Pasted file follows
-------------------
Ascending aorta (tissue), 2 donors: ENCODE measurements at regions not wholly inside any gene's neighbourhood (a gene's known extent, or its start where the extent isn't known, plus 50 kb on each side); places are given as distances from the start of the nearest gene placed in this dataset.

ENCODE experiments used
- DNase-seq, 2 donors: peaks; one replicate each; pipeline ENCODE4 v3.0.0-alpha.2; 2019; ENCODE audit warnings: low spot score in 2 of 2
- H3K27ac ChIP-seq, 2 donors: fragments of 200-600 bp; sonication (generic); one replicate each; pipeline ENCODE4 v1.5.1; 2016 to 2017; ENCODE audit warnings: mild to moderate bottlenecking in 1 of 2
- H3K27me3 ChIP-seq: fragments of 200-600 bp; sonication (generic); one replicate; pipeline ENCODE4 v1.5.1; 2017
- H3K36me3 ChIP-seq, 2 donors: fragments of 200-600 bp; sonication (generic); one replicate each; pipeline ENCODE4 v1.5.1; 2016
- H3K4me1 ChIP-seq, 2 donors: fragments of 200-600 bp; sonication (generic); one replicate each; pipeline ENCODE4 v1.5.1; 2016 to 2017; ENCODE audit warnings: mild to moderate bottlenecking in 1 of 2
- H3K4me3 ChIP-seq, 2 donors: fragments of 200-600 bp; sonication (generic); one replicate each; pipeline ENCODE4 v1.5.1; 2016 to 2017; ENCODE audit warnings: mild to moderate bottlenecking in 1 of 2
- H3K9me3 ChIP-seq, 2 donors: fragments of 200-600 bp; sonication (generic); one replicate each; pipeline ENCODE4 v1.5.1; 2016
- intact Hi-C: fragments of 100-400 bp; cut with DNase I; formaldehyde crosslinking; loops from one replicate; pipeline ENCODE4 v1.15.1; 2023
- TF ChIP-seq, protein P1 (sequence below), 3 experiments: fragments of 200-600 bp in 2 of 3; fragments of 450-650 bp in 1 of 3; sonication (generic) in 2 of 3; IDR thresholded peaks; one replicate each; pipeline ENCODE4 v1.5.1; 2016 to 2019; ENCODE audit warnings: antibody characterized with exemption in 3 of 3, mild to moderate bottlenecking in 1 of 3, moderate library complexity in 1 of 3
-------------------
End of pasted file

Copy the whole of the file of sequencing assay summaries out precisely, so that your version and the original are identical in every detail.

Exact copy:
Ascending aorta (tissue), 2 donors: ENCODE measurements at regions not wholly inside any gene's neighbourhood (a gene's known extent, or its start where the extent isn't known, plus 50 kb on each side); places are given as distances from the start of the nearest gene placed in this dataset.

ENCODE experiments used
- DNase-seq, 2 donors: peaks; one replicate each; pipeline ENCODE4 v3.0.0-alpha.2; 2019; ENCODE audit warnings: low spot score in 2 of 2
- H3K27ac ChIP-seq, 2 donors: fragments of 200-600 bp; sonication (generic); one replicate each; pipeline ENCODE4 v1.5.1; 2016 to 2017; ENCODE audit warnings: mild to moderate bottlenecking in 1 of 2
- H3K27me3 ChIP-seq: fragments of 200-600 bp; sonication (generic); one replicate; pipeline ENCODE4 v1.5.1; 2017
- H3K36me3 ChIP-seq, 2 donors: fragments of 200-600 bp; sonication (generic); one replicate each; pipeline ENCODE4 v1.5.1; 2016
- H3K4me1 ChIP-seq, 2 donors: fragments of 200-600 bp; sonication (generic); one replicate each; pipeline ENCODE4 v1.5.1; 2016 to 2017; ENCODE audit warnings: mild to moderate bottlenecking in 1 of 2
- H3K4me3 ChIP-seq, 2 donors: fragments of 200-600 bp; sonication (generic); one replicate each; pipeline ENCODE4 v1.5.1; 2016 to 2017; ENCODE audit warnings: mild to moderate bottlenecking in 1 of 2
- H3K9me3 ChIP-seq, 2 donors: fragments of 200-600 bp; sonication (generic); one replicate each; pipeline ENCODE4 v1.5.1; 2016
- intact Hi-C: fragments of 100-400 bp; cut with DNase I; formaldehyde crosslinking; loops from one replicate; pipeline ENCODE4 v1.15.1; 2023
- TF ChIP-seq, protein P1 (sequence below), 3 experiments: fragments of 200-600 bp in 2 of 3; fragments of 450-650 bp in 1 of 3; sonication (generic) in 2 of 3; IDR thresholded peaks; one replicate each; pipeline ENCODE4 v1.5.1; 2016 to 2019; ENCODE audit warnings: antibody characterized with exemption in 3 of 3, mild to moderate bottlenecking in 1 of 3, moderate library complexity in 1 of 3